No strike on Monday for N.W.T. gov’t workers


After two days of mediation, the Government of the Northwest Territories and the Union of Northern Workers have not reached a tentative agreement — but there won’t be a strike on Monday.

The two parties have agreed to binding recommendations from mediator Vince Ready, and a condition of that agreement is that the members of the union won’t be striking.

Earlier this week, the UNW said its members would strike on Monday if an agreement was not reached through this weekend’s mediation with the territorial government — job action that would have impacted about 4,000 unionized employees, from school custodians to policy analysts.

Ready said the parties had made « considerable progress » during the two days of mediation, according to a news release from both the government and the UNW. But the statement also said there remain a few outstanding issues, including « economic increases, term of the agreement, and job security issues. »

The mediator has imposed a « media blackout » until he releases his recommendations, the statement said, which could take about 30 days. 


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Funeral workers launch peer support group to help their mental health


Organizers of a peer-counselling group for funeral home workers in Ottawa say they had a hard time finding help for their industry’s mental health challenges, so they made their own service.

« We’re trying to create a network, » said Melanie Giroux, an embalmer with Ottawa’s Hulse, Playfair & McGarry funeral home and co-founder of Ottawa Funeral Peer Support.

« We want to be able to bring people into our group, to allow them to grow this in other parts of Canada, so we can help every funeral director in Canada. Everyone needs it. » 

There is not a lot of research into the trauma experienced by people working in the death industry, but a peer counselling facilitator for the group said he’s been struck with how similar their stories are to the experiences of paramedics and police officers

« It’s a different level of trauma, but there’s been no support, » said Tom Kelly at a meeting on Tuesday night.

‘Vicarious trauma’

Giroux said she’s been diagnosed with post-traumatic stress disorder. 

« I think the injury is vicarious trauma, » said Giroux of the day-to-day experiences of workers.

« We deal with the trauma other people are experiencing. »

Melanie Giroux helped start Ottawa Funeral Peer Support. (Amanda Pfeffer/CBC)

Co-founder Michael Dixon was first diagnosed with depression and PTSD three years ago.

He is a supervisor for Ottawa Mortuary Services, which transports human remains —  often working with police and the coroner, sometimes attending horrific collisions and homicide scenes.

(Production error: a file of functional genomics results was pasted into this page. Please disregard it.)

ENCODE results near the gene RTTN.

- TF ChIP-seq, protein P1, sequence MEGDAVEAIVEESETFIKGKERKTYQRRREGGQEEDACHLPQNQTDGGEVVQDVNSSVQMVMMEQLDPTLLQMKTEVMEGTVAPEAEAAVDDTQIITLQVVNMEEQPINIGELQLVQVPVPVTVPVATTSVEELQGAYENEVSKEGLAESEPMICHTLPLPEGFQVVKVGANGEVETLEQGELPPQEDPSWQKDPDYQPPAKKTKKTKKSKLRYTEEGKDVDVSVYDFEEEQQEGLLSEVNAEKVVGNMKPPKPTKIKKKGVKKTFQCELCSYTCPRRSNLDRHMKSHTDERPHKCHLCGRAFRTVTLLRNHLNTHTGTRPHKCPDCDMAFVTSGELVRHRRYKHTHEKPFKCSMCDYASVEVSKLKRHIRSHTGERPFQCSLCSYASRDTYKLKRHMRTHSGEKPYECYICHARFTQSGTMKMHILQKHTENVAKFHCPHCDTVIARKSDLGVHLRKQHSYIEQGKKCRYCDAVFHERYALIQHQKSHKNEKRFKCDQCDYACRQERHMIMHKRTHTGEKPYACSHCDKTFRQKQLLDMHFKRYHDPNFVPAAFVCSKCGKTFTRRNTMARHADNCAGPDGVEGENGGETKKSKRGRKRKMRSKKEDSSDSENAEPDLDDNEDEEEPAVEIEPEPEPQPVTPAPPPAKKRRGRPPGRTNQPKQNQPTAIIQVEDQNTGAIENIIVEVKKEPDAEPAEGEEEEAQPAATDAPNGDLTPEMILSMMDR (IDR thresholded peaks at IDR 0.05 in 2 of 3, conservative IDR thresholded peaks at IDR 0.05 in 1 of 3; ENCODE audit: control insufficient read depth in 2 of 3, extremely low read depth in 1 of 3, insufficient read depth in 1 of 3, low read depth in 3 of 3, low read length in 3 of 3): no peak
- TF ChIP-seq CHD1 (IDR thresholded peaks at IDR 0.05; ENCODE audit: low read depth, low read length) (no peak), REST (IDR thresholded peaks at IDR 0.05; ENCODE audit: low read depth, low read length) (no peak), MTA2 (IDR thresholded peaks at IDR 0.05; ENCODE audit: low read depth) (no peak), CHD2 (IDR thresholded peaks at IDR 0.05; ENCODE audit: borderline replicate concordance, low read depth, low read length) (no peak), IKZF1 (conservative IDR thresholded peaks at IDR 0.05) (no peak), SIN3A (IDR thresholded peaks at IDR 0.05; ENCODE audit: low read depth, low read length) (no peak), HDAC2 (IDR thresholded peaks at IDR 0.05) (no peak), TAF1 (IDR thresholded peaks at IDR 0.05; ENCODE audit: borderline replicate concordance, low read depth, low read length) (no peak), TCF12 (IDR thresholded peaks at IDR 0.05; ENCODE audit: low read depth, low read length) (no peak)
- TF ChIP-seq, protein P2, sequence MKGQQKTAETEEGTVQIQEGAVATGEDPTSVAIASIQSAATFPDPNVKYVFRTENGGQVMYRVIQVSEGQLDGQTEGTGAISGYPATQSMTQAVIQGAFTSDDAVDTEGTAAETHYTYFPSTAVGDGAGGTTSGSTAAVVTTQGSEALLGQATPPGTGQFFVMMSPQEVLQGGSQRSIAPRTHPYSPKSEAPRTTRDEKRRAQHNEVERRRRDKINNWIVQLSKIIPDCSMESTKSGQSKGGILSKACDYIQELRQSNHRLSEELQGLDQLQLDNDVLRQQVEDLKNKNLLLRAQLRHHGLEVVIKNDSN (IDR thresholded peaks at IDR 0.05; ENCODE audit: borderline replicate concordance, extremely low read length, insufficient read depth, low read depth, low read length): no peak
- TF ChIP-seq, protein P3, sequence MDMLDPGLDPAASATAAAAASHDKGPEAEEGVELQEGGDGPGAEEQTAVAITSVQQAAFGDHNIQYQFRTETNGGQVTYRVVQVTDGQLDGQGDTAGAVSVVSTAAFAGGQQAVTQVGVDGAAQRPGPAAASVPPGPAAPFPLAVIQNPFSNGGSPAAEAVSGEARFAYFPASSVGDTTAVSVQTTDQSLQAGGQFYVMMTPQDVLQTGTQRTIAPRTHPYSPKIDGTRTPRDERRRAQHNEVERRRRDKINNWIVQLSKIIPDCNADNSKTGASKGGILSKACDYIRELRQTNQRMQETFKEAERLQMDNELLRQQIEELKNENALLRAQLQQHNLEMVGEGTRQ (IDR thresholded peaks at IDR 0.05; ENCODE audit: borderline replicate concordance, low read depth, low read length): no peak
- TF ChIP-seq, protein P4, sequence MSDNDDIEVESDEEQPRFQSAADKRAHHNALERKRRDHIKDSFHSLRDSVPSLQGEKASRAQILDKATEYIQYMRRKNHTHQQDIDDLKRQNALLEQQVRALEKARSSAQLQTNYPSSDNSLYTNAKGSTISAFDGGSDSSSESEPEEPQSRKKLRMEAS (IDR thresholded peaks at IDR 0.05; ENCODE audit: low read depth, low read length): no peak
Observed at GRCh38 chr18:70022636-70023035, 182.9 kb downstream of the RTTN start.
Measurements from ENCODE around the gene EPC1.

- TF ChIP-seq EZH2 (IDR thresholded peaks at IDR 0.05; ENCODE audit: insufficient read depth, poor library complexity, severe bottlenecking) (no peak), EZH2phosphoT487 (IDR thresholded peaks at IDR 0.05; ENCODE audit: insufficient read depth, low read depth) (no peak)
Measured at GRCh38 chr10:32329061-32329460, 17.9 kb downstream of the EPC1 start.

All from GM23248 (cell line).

Last month he went to the scene of the fatal bus collision at Westboro station

He said when he started sharing his experiences caused by on-the-job trauma, he began hearing from colleagues who wanted to share their own. 

During the same period, he said two colleagues killed themselves and others had left the business. 

Creating a service

When Dixon went looking for some kind of peer counselling, he said not only was there none in Ottawa — but he couldn’t find any in Canada. 

That’s when he and a handful of colleagues got together to design the group.

Now about a dozen members — mostly funeral directors and other employees in the death services industry — meet to share their experiences.

They talk about how they build support networks to talk about « a really terrible call » and if a colleague is in crisis, they can line up professional counselling.

Dixon said the group has changed the way he monitors his staff and checks in after disturbing jobs. 

Giroux said the meetings help her understand the power of mutual support.

« I’ve learned I’m not alone, » she said.

Giroux said the group has been approached by workers in other communities and some of its members are planning to travel to meet with them.


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Front-line workers call for immediate action to ease homelessness ‘crisis’


Toronto needs to declare homelessness a humanitarian crisis and call on the province for urgent assistance.

That was the call being made by front-line workers and advocates at a news conference at city hall Tuesday morning, standing alongside city councillors Kristyn Wong-Tam, Gord Perks and Josh Matlow.

“There are easily 400 people still outside and this is not a cold weather story, you must understand that,” said street nurse Cathy Crowe, representing the Shelter and Housing Justice Network.

“We have close to 60 shelters in the city that are really shelters, but we now have over 1,000 people forced to sleep … on floors, on mats, on cots, in situations that are like post-hurricane Katrina is the way I would describe it,” said Crowe.

Extreme cold weather this week drove more than 1,000 people in the city into temporary overnight drop-in, respite and warming centres, which Crowe says are inadequate.

Wong-Tam said 9,000 people are living on the streets right now, as a result of a housing crisis created by the “chronic failure” of every level of government, over multiple administrations to invest in essential services.